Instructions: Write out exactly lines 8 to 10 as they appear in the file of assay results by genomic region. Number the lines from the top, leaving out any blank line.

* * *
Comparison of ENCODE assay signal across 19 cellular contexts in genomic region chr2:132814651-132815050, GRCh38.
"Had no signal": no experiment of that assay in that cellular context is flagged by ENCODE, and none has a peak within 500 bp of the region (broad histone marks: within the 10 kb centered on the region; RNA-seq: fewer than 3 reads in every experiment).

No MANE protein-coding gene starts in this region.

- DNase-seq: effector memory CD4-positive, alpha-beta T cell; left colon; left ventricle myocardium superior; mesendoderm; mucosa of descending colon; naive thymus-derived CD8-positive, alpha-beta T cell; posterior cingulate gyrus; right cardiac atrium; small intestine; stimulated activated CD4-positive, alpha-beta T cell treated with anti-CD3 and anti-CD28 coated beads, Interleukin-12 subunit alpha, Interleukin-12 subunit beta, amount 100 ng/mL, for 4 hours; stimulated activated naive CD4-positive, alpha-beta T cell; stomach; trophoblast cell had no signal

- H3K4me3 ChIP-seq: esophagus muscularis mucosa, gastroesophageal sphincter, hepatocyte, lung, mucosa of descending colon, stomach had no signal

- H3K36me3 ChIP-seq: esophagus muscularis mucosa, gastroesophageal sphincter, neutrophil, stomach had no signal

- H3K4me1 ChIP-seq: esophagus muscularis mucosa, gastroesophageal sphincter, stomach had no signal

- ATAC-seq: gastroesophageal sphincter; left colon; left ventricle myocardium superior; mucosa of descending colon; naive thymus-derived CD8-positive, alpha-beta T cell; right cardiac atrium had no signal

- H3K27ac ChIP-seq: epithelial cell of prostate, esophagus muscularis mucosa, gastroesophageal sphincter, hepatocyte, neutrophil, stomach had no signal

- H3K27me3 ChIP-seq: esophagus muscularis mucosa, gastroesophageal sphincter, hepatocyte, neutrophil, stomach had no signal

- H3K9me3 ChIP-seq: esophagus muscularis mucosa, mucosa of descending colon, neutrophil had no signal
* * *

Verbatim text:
- ATAC-seq: gastroesophageal sphincter; left colon; left ventricle myocardium superior; mucosa of descending colon; naive thymus-derived CD8-positive, alpha-beta T cell; right cardiac atrium had no signal

- H3K27ac ChIP-seq: epithelial cell of prostate, esophagus muscularis mucosa, gastroesophageal sphincter, hepatocyte, neutrophil, stomach had no signal

- H3K27me3 ChIP-seq: esophagus muscularis mucosa, gastroesophageal sphincter, hepatocyte, neutrophil, stomach had no signal